Any organic compound which is known to react with sulfur trioxide may be used in this process. For example, aliphatic saturated alcohols may be sulfated by this process. Polyhydric alcohols may also be reacted with the sulfur trioxide according to. this invention. Olefinic m u d a @2 9 us bp ble o the p s For example, aliphatic olefins having one or more d uble bonds y b bei to ul na ed pro u ts y this PrQce S- om hy ro arb ns and elli lat mat c hydroa o s, dod y benz ne) ma 'alsq b t d w th Sulfur i nid s db bsd- B b g i hydr carbons yslis m un s. m y al o be r acte w t Sulfur r i e. a s rdins. to the p ocess o thi n nt o Pr fb b y hb P ocess o the Pr ent invention. l e

p i d in a inhat saturated a bohls con a in a out.

a b atoms; the lsb n sul ates. na actnred by means of this process will be water-whi t -Whit a er nsutrn zatibn, Whe unsa ura e a cohols are reacted with sulfur trioxide by this process, the sulfonated products will be of lighter color than obtained heretofore by S0 sulfonation Furthermore, the isolated products will be of superior quality than obtained heretofore.

The sulfur trioxide usedto carry out this process may be obtained from several sources. For example, it may be obtained by vaporizing liquid sulfur trioxide, from oleum, from converter gas (which contains about 10% sulfur trioxide) or from other sources. The inert gas used to dilute the sulfur trioxide and used also to maintain the organic compound in turbannular flow may be air, nitrogen, carbon dioxide or other gas which is inertin the reaction medium.

As indicated, part of the inert; gas is fed into the tubular reactor at point D and the organic compound is introduced at point B and turbannular flow is establishd. By turbannular flow it is meant that the liquid (that is, the organic compound) is being propelled through the tube and is distributed circumferentiaily over the entire inside of the tube thus forming a liquid annulus surrounding a void along the axis of the reactor tube (see, o examp h clos e n U-S. Pa nt 2,52 20)- The velocity of the inert gas inserted at point D is adjusted so that turbannular flow is obtained. Normally the driving gas will have a superficial gas velocity of from about 30 to about 50 feet per second. The superficial gas velocity of the inert gas -SO mixture will range from to 400 feet per second. The resulting velocity volume ratio of vaporizing gas to driving gas can vary from about 1:1 to 1:2 although a ratio of about 1:1 is preferred.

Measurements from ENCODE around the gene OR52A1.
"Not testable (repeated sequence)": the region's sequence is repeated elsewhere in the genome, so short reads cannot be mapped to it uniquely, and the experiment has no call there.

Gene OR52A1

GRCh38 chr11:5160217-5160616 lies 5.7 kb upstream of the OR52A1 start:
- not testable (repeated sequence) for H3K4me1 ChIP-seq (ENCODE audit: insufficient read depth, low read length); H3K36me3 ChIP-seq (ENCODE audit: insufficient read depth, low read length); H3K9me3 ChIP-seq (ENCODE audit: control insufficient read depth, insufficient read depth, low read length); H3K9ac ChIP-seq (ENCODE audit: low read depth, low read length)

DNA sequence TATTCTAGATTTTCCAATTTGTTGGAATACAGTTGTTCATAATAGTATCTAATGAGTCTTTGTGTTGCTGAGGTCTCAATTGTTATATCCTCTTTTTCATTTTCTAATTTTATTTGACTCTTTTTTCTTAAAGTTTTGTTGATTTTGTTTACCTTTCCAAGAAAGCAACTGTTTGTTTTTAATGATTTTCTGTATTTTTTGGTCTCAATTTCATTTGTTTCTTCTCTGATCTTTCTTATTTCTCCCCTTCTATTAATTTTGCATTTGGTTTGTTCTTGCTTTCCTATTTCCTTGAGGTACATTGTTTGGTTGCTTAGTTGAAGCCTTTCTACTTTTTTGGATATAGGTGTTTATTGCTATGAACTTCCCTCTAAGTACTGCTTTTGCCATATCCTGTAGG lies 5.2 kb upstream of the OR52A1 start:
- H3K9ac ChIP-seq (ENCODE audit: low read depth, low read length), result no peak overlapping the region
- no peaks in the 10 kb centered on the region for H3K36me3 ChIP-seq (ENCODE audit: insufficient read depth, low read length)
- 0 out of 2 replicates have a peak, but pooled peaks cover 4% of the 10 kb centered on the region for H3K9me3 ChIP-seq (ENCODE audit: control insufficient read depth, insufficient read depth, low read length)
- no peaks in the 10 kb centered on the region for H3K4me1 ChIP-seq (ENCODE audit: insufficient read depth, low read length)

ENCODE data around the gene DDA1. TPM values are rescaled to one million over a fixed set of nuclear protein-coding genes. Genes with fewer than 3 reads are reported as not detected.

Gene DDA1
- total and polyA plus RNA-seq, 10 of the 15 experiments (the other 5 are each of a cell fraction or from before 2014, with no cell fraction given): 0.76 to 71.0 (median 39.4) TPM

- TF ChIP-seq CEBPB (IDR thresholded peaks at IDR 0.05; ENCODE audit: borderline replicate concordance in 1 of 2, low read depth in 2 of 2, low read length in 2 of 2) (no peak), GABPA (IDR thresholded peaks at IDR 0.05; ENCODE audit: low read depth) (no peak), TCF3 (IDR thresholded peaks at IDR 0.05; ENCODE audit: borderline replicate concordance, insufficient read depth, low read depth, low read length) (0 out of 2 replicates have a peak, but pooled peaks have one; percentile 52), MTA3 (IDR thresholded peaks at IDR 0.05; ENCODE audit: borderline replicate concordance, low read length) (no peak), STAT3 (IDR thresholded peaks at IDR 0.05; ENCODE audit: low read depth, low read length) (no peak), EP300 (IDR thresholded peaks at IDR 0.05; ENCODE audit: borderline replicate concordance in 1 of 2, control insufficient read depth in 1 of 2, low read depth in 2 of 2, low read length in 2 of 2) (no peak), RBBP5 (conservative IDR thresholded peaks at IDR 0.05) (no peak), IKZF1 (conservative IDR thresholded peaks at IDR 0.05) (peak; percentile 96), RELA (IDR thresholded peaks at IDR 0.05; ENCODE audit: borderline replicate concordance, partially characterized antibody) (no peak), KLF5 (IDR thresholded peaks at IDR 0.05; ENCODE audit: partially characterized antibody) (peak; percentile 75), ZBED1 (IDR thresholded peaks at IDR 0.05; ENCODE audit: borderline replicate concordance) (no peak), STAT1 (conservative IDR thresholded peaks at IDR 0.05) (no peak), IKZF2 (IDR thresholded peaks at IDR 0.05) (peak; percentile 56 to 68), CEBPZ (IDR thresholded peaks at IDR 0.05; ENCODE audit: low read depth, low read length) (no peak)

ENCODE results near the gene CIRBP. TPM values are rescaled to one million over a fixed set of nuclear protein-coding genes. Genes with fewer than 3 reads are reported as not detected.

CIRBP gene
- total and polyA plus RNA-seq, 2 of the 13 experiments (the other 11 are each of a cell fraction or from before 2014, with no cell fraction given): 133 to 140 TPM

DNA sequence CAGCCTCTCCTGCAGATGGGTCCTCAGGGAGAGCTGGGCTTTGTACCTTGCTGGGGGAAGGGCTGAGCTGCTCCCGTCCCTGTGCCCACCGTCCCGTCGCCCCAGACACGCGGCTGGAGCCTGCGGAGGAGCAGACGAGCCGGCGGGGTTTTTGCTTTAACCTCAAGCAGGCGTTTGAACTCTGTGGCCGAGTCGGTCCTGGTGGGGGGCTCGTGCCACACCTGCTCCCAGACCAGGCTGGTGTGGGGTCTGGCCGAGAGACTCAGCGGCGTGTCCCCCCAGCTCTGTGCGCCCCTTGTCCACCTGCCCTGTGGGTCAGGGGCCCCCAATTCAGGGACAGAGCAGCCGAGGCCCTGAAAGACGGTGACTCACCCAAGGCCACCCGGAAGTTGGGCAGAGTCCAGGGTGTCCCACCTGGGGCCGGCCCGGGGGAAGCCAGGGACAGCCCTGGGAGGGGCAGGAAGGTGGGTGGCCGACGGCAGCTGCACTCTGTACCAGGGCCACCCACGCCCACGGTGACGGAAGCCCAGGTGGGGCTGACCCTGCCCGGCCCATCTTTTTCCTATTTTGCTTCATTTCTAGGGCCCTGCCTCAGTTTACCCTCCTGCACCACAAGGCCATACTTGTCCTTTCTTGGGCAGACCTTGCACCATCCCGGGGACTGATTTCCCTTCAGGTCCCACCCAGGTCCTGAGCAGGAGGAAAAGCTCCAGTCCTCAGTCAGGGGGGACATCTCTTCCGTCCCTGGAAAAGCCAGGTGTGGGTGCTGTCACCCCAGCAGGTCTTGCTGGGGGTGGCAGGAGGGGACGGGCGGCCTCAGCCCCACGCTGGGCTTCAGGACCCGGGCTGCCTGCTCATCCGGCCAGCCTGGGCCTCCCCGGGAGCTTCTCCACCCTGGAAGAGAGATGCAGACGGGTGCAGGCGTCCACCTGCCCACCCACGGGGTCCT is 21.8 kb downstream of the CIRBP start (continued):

The combined vaporizing and driving gas should have sufficient velocity so that turbannular flow is maintained for at least the distance required to complete reaction under conditions of turbannular flow. The mixture of S and the inert gas which passes through concentric tube C emerges from tube C in a conical pattern and, as indicated previously, contacts the organic compound at the periphery of the reactor tube. It has been found that unless the concentric tube C is truly concentric, and unless the S0 gas mixture issuing from it is conical, charring occurs and the benefits of this process are partially lost. Thus, the alignment of tube C is critical. The actual reaction between the sulfur trioxide and the organic compound begins just before the reagents enter the cooler. It is important that the product enter the cooler immediately after reaction has begun to avoid any overheating.

The reagents are normally introduced into the reactor at room temperature, unless the organic compound is a solid at room temperature. In that event, the organic phase at the point of contact with the organic compound was about 5% by volume. The molar ratio of sulfur trioxide to fatty alcohol was about 1:0.93. The ratio of vaporizer air to driving air was 1:1.

The effiuent reaction product was neutralized continuously with 4.15 lbs. per hour of 8% aqueous sodium hydroxide solution as in Example 1. The product was recovered at a rate of about 6.18 lbs. per hour (97.5%

compound is first melted by a preheater arrangement and is fed into the reactor at an elevated temperature in order to keep it in liquid form. Alternately, the organic compound may be dissolved in an inert solvent if it is solid at room temperature.

In order to more easily observe the over-all process of this invention reference is made to Figure II. Unit 1 is a dryer through which the gas passes and is dried prior to its introduction into the vaporizer and also the reactor tube 5. The storage supply tank 2 holds the sulfur trioxide which passes into the vaporizer and subsequently into the concentric tube within the tubular reactor. The storage supply tank 4 holds the organic reactant which passes into the tubular reactor and is placed into turbannular flow by the driving gas. The cooler 7 surrounds the tubular reactors 5 and 6. A separator 8 passes the waste gas to a scrubber 9, and product goes to 10, a continuous neutralizer. After the product is neutralized with caustic or other alkaline material it is packaged.

The following representative examples illustrate the present invention.